This week’s SUGGESTED LISTENING for the CLASSICAL MUSIC SKEPTIC (a few days late — sorry about that) introduces us to a pretty obscure piece. This is the Fantasie for theremin, string quartet, oboe, and piano, composed by Bohuslav Martinů and performed below by Carolina Eyck, theremin (Germany); the Keller Quartet (Hungary); Heinz Holliger, oboe (Switzerland); and Robert Kolinsky, piano (Switzerland).
About the Composer:
Born in Polička, Bohemia, Bohuslav Martinů (1890-1959) is one of the most celebrated Czech composers, right alongside Dvořak and Janáček. He also happens to be my favorite composer (perhaps tied with Shostakovich). As a result, this post will be a bit long — I love this guy and have a lot to say about him.
The life story of Bohuslav Martinů is super interesting. His father was the town watchman, in charge of ringing the church bells to spread news, so the whole Martinů family lived in the bell tower — a fact which likely influenced Martinů’s music. At a young age, little Bohus was noted to be awkward and aloof; though the diagnosis didn’t exist during his lifetime, scholars and friends of the composer have posthumously speculated that he had Asperger’s syndrome. He was accepted as a violin student into the Prague Conservatory at age 16 but couldn’t adhere to the rigid schedule of the curriculum (possibly because of his alleged Asperger’s) and soon flunked out. After that, he played and freelanced in several orchestras — including the illustrious Czech Philharmonic — all the while teaching himself composition. After WWI, Martinů went to study composition in Paris, where his music absorbed French jazz influence. He maintained his connections to his homeland, however — this got him blacklisted when the German armies rolled into France as WWII broke out.
Here is where the classical music geek will get really excited. In 1941, Martinů fled to America and became inextricably woven into American orchestral history. He taught at Tanglewood in 1942 alongside Copland (who spent that summer putting the finishing touches on his Rodeo ballet) and Koussevitzky (whose conducting students that summer included Bernstein and Fennell). At Tanglewood, Martinů’s composition students included Alan Hovhaness and H. Owen Reed. Many of Martinů’s works were premiered, commissioned, or championed by the great American orchestras, especially the Boston Symphony under Koussevitzky. (See? Summer festivals do help with networking!) Martinů’s music combines folk, jazz, and neoclassical elements from his three “homes” — Czechoslovakia, France, the U.S. — and is breathtakingly strange and unquestionably beautiful.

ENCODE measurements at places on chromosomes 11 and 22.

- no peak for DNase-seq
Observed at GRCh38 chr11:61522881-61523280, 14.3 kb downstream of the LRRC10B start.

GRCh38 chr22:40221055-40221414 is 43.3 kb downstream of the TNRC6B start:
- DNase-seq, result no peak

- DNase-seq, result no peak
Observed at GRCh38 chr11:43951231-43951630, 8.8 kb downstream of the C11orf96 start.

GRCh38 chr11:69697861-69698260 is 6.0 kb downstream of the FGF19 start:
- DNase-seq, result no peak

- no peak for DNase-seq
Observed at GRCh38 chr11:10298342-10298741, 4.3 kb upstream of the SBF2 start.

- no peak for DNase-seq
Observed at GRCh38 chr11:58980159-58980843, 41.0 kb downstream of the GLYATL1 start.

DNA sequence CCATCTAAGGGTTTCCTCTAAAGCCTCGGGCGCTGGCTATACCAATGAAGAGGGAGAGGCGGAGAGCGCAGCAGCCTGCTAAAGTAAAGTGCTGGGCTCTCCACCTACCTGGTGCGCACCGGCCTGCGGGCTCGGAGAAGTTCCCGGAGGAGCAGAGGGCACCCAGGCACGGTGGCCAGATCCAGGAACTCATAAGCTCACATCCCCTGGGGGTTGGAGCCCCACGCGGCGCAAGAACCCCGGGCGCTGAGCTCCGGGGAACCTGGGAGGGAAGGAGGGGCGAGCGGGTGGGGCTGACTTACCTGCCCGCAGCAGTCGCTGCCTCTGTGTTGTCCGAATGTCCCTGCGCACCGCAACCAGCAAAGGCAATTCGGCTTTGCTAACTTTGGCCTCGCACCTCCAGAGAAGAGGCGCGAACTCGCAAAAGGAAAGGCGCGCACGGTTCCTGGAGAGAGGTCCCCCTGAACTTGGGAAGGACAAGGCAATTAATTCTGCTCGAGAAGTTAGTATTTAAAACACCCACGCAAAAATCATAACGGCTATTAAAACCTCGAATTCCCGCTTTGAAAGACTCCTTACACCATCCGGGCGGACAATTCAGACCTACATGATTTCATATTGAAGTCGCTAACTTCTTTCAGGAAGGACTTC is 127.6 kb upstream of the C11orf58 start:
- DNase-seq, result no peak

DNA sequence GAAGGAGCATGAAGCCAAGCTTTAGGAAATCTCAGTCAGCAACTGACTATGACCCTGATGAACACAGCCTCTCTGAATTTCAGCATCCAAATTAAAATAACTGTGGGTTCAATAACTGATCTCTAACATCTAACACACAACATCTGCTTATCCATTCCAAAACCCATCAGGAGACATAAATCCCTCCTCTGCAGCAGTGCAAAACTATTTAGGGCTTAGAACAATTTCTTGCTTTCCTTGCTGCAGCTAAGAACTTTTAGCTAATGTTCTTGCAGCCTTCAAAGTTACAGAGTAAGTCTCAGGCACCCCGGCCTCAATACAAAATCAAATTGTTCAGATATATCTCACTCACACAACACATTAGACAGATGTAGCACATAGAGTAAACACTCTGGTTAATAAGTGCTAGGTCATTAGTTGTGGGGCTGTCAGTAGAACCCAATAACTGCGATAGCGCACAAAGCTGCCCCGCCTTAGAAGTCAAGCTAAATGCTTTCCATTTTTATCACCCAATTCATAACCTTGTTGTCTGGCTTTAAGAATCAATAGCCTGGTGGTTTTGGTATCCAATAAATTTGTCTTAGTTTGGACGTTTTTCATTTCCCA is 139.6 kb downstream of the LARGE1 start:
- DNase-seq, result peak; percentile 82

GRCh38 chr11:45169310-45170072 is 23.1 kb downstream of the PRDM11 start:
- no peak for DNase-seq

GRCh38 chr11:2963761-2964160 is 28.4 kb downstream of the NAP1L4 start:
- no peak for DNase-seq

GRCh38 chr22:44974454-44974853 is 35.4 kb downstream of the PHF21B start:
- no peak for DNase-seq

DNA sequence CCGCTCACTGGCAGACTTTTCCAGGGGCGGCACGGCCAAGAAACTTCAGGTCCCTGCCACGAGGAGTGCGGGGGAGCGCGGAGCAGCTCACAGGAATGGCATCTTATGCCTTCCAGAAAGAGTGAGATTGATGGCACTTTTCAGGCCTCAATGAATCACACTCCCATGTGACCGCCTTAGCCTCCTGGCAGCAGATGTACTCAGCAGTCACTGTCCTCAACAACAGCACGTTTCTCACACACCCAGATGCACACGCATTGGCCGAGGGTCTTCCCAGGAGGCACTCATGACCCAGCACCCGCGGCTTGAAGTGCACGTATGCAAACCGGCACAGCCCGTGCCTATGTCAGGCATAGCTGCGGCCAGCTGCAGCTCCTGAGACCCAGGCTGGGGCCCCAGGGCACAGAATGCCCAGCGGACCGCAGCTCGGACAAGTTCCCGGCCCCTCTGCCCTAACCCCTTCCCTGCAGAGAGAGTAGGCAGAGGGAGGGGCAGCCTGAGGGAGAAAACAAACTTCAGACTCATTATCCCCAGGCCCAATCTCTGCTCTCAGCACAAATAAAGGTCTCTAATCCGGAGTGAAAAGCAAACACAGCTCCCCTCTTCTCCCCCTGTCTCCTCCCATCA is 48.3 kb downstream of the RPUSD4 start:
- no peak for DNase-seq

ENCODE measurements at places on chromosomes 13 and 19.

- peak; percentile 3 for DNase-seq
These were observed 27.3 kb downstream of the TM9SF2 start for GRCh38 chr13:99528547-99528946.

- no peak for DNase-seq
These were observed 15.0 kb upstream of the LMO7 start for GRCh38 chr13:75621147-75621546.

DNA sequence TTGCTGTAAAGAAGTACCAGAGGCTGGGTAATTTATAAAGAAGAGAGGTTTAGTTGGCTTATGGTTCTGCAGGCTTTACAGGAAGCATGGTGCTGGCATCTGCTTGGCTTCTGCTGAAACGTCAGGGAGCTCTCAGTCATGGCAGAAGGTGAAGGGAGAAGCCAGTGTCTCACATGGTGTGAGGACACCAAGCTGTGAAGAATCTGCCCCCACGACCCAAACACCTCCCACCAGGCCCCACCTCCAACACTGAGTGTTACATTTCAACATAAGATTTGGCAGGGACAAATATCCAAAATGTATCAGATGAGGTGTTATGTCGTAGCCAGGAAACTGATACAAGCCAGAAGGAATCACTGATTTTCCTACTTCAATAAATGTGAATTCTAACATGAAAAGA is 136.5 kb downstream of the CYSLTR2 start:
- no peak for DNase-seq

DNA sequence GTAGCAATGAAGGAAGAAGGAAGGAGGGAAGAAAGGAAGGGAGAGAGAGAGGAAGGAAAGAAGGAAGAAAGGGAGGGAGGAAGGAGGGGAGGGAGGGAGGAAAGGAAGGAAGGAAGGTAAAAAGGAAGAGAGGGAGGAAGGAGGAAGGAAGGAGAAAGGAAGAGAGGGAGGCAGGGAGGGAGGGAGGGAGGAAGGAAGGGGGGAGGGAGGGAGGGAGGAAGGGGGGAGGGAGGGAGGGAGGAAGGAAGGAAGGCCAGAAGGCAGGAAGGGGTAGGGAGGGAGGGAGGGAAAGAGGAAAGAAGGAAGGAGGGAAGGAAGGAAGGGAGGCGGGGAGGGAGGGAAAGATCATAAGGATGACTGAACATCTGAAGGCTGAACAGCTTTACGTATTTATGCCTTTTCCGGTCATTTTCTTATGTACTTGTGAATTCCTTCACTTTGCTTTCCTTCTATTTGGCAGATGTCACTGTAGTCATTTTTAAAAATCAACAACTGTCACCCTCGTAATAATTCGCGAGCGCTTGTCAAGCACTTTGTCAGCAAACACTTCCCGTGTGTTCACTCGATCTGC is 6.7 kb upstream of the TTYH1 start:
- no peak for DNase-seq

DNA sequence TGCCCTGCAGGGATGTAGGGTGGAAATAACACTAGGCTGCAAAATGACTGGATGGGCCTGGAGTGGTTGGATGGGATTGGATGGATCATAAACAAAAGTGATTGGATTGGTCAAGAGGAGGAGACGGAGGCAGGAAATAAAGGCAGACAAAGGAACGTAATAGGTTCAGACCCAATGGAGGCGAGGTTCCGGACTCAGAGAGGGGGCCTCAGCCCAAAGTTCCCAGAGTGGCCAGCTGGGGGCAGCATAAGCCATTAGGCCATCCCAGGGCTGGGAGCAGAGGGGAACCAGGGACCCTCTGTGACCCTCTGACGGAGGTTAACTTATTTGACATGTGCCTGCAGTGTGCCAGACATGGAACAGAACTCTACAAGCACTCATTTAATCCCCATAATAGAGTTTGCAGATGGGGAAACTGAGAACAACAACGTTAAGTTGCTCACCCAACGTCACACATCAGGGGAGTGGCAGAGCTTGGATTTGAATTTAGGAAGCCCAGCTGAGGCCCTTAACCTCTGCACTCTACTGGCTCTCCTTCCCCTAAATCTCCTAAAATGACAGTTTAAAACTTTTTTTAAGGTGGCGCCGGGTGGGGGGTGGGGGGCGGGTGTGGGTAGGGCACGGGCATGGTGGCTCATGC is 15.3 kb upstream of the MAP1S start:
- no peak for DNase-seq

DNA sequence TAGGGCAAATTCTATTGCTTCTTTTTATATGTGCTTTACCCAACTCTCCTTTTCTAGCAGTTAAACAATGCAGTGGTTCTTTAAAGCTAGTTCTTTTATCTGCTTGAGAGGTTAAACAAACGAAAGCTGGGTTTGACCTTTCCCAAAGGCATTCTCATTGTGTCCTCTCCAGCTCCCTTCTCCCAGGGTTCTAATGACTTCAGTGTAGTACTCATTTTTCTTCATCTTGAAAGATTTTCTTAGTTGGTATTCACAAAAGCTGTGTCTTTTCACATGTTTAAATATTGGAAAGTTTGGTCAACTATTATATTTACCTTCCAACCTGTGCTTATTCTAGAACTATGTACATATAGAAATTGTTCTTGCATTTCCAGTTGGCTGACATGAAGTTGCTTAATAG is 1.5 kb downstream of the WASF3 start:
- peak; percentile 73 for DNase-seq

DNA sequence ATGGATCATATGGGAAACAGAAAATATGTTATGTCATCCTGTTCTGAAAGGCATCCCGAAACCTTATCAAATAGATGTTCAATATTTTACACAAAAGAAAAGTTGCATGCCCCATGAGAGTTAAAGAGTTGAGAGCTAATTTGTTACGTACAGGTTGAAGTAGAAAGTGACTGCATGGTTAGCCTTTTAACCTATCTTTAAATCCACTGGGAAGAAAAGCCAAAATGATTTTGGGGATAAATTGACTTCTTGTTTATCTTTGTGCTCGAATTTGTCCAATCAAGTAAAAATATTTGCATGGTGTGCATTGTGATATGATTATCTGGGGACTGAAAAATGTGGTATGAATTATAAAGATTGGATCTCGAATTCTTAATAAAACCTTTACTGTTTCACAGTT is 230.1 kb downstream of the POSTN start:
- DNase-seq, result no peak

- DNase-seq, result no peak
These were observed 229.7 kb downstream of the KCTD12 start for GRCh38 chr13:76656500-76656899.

About the Piece:
The video above is actually just a brief excerpt from the three-movement work, the entirety of which can be heard here. I chose instead to feature the excerpted video because you can really see the theremin in action, played by the amazing virtuoso Carolina Eyck. Cool stuff. (Also, since I’m an oboist: Heinz Holliger = winning.)
Most people do not know what a theremin is. Before hearing this piece, I certainly didn’t. But it should sound familiar to you. It has that quintessentially spooky, synthetic vocal sound — sort of a sci-fi, 1960’s vibe, right? Well…
The theremin was invented with the advent of radio in the late 1920’s, but its popularity was fairly short-lived. The theremin player (thereminist?) manipulates magnetic fields to produce sound. There are all sorts of YouTube tutorials — some cool, some awkward — and if you’re interested in learning more about this instrument I highly suggest doing some research because it’s such an interesting thing!
Martinů jumped on the theremin bandwagon before it fizzled out. The Fantasie, composed in 1944 while Martinů was living in Connecticut, was written for his neighbor, Lucie Bigelow Rosen, who was largely responsible for the theremin’s rise to popularity, however brief. The theremin part is insanely difficult, to the point that Martinů had to allow it to be played on the much easier keyed electronic instrument, the ondes Martenot.
In an interview, Rosen explained playing theremin as “singing with your fingers.” Martinů truly harnessed the instrument’s vocal quality in his Fantasie, surrounding the theremin with other instruments capable of producing an umana voce sound — resonant strings, poetic piano, singing oboe. The ensemble has the potential to sound like a choir, or an orchestra, or both at once — a fact which Martinů expertly manipulates.